Represented in FIG. 7 is another alternative embodiment of concentric annular beds in a concentric-bed plant similar to the previous ones. Shown again here are the particulate-material reservoirs 17 and 18 and their rotary support 19, in this case of the supported-arm type, which are arranged, in this case, outside the container 1, each discharging via a hose or telescopic pipe 15, 16, respectively, into the adjacent annular spaces delimited, in the intermediate annular volume 5 between the perforated walls 2 and 3, by a shell forming a slip form 30.
As may be seen on the left-hand part of FIG. 7, the lower end of each pipe, respectively 16 and 15, emerges slightly below the upper end of the form 30 and is fastened to the latter, in a disconnectible manner, at 46. Thus, by discharging a quantity of particulate material greater than the free volume formed by the slip form, this volume is filled until the mass of particulate material is flush with the end of the pipe 15, 16, which thus interrupts the filling of the said volume. The discharge is then interrupted by the valves 51, 52 and the form shell 30 is raised, for example by cables 47 passing through the passages 40 and the openings 41, 42, through a height less than the height of the shell itself, that is to say with its lower end still immersed in the previously deposited layers of particulate materials, the lower ends of the pipes 15 and 16 accompanying this movement and remaining in position with respect to the shell 30 for a new charging step.
In the embodiment in FIG. 7, the pipes 15 and 16 extend through filling orifices 40 formed in the upper wall of the container 1, vertically in line with the annular space 5 and angularly distributed around the axis of the container 1, and through openings 41, 42 formed in deflecting plates 43 and 44 converging typically on each other as a V, leaving an annular passage 45 at their vertex and forming the upper boundary of the active part of the annular beds A and B guiding the flows of fluid, in this zone, through these beds. When the shell 30, after the end of raising, has reached the level of the deflecting plates 43 and 44, it is pulled up, in the example shown, through the annular space 45 between the facing ends of these deflecting plates and remains permanently housed in the upper end of the container 1 in the configuration shown by dotted lines at the top of the right-hand part of FIG. 7. The openings 41 and 42 in the plates 43 and 44 are closed off and then reserves of particulate materials are poured in via the shortened pipes 15 and 16 above the deflecting plates 44, 43 which remain separated by the shell 30 immobilized in its upper position. Filling is completed by discharging the particulate materials directly via the orifices 40 on either side of the shell 30, after which the pipes 15 and 16, the reservoirs 17 and 18 and their support 19 are removed, the passages 40 closed off and the container placed in the operational condition.
In the embodiment in FIG. 8, which represents a container in the completely filled configuration, the slip form 30 includes a gas-"transparent" lower part 30A, typically in the form of sandwiches of meshes, which does not disrupt the production of a distinct interfacial zone between two contiguous beds. In this case, as shown in the right-hand part in FIG. 8, the said meshed lower part can remain immersed in the operational zone of the beds A and B, beneath the deflectors 43, 44. Optionally, as shown in the left-hand part in FIG. 7, the deflectors may be omitted, the upper "solid" part of the form 30, also immersed in the masses A and B, forming an obstacle and preventing short-circuiting passages of fluid via the top of the beds.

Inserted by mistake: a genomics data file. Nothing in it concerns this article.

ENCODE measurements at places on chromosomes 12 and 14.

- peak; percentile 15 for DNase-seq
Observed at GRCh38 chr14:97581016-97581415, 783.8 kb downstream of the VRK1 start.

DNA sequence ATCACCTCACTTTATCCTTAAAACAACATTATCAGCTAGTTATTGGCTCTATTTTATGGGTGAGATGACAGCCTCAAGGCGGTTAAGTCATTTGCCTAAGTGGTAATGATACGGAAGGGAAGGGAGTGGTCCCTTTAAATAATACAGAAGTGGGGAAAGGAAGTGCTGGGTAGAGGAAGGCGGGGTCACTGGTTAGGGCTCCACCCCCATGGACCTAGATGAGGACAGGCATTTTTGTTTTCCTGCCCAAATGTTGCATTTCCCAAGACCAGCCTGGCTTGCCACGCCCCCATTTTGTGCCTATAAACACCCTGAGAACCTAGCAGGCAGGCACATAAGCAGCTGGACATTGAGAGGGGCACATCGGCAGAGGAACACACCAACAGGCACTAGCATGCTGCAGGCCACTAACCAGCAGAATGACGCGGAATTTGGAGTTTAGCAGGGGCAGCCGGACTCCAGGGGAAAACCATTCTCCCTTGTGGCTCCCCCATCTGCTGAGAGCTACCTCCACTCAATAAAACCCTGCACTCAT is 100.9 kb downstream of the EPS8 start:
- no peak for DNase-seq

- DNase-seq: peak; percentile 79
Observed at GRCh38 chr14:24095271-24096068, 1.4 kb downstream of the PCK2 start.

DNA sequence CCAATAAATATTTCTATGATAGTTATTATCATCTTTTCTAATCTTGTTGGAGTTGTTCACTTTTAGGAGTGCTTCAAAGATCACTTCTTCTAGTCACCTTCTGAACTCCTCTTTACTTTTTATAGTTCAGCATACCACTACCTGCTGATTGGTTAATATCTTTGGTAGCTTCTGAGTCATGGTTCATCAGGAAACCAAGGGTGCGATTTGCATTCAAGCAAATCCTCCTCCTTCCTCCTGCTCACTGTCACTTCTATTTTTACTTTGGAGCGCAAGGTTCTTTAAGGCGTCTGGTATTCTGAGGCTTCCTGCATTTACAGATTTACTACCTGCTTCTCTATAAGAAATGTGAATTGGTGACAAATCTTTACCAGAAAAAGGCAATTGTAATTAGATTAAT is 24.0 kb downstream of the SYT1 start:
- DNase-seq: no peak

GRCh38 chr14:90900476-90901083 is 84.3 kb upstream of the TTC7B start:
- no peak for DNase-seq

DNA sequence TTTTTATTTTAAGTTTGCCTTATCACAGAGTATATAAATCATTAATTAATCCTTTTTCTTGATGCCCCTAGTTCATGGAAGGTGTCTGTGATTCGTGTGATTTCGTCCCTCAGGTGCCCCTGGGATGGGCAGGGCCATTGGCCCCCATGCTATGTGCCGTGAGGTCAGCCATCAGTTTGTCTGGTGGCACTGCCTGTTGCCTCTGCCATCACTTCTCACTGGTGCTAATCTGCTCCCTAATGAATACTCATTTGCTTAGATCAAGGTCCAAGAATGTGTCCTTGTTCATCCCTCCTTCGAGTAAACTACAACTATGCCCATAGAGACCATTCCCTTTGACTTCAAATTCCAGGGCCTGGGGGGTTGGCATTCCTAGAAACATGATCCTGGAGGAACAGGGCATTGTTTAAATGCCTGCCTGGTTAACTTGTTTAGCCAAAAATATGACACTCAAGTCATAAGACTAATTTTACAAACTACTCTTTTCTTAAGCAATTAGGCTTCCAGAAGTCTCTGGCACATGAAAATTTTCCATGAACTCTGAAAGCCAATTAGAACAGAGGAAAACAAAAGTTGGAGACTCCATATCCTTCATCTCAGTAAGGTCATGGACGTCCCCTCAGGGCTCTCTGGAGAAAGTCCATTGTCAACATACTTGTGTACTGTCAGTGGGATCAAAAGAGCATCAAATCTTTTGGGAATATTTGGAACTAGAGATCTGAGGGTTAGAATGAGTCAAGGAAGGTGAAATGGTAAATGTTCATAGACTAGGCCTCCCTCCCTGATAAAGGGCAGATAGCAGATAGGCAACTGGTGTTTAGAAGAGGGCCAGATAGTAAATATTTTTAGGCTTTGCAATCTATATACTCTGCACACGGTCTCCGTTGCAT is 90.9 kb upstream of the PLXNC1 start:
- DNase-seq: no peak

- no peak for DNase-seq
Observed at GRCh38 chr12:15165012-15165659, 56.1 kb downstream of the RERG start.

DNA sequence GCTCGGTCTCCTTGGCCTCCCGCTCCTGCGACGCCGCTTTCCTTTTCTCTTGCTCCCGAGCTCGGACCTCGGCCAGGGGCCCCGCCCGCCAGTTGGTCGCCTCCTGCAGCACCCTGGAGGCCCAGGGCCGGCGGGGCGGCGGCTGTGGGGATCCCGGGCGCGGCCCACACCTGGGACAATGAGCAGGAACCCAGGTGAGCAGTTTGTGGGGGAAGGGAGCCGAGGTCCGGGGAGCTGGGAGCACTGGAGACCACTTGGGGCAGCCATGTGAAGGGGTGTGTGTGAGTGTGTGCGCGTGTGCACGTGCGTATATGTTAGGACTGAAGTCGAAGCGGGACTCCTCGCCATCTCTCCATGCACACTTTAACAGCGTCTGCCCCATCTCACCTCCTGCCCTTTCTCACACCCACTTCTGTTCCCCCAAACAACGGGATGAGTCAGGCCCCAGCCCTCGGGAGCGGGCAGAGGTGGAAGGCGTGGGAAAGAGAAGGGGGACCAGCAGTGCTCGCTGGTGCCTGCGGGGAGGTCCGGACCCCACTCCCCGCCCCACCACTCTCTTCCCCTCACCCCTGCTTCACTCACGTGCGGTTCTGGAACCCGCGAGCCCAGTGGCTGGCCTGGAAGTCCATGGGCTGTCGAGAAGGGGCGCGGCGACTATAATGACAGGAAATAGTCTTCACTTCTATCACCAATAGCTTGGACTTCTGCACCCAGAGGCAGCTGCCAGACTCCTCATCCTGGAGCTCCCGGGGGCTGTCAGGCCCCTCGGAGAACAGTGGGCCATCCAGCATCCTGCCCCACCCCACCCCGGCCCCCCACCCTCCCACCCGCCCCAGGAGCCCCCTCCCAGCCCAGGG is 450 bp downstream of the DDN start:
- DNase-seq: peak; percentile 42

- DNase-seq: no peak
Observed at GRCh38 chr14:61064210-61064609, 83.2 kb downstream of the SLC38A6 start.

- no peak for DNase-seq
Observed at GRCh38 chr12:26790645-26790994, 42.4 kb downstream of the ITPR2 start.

Illustrated in FIG. 9, which represents a container at the start of filling, is another embodiment of contiguous vertical layers of differentiated materials without a separating screen according to the invention. In this case, the materials are discharged, in synchronism, directly into the annular chambers beneath the filling orifices 40. These chambers are initially delimited by a shell 33 of defined height, the upper edge of which is fixed to the roof of the container and, permanently, to their lower end, by an annular bottom wall 34 which can slide in a sealed manner along the inner 2 and outer 3 containing screens, and which is retained, during its descent, by cables 47. The bottom wall 34 is progressively lowered until it ends up resting on the bottom structure of the container 1, as shown by dotted lines in the lower part of FIG. 9. It will be understood that, in this embodiment, the strata of adjacent beds, formed on either side of the shell 33 "descend" progressively with the bottom 34, while being maintained contiguous and guided by the screens 2 and 3. When the container is completely filled, the shell 33, which extends as far as the upper level of the "let-through" zones of the containing screens 2 and 3, acts as an anti-bypass baffle, in the manner of the form 30 of the embodiments in FIGS. 7 and 8.
Although the present invention has been described with respect to particular embodiments, it is not thereby limited but on the contrary is susceptible to modifications and variations which will be apparent to one skilled in the art. Thus, the process of FIGS. 1 and 2 can be used to deposit sequentially parallel strips in vertical non-cylindrical treatment installations, particularly to provide therein a plurality of adjacent masses of particulate materials of small thickness and having different granulometries.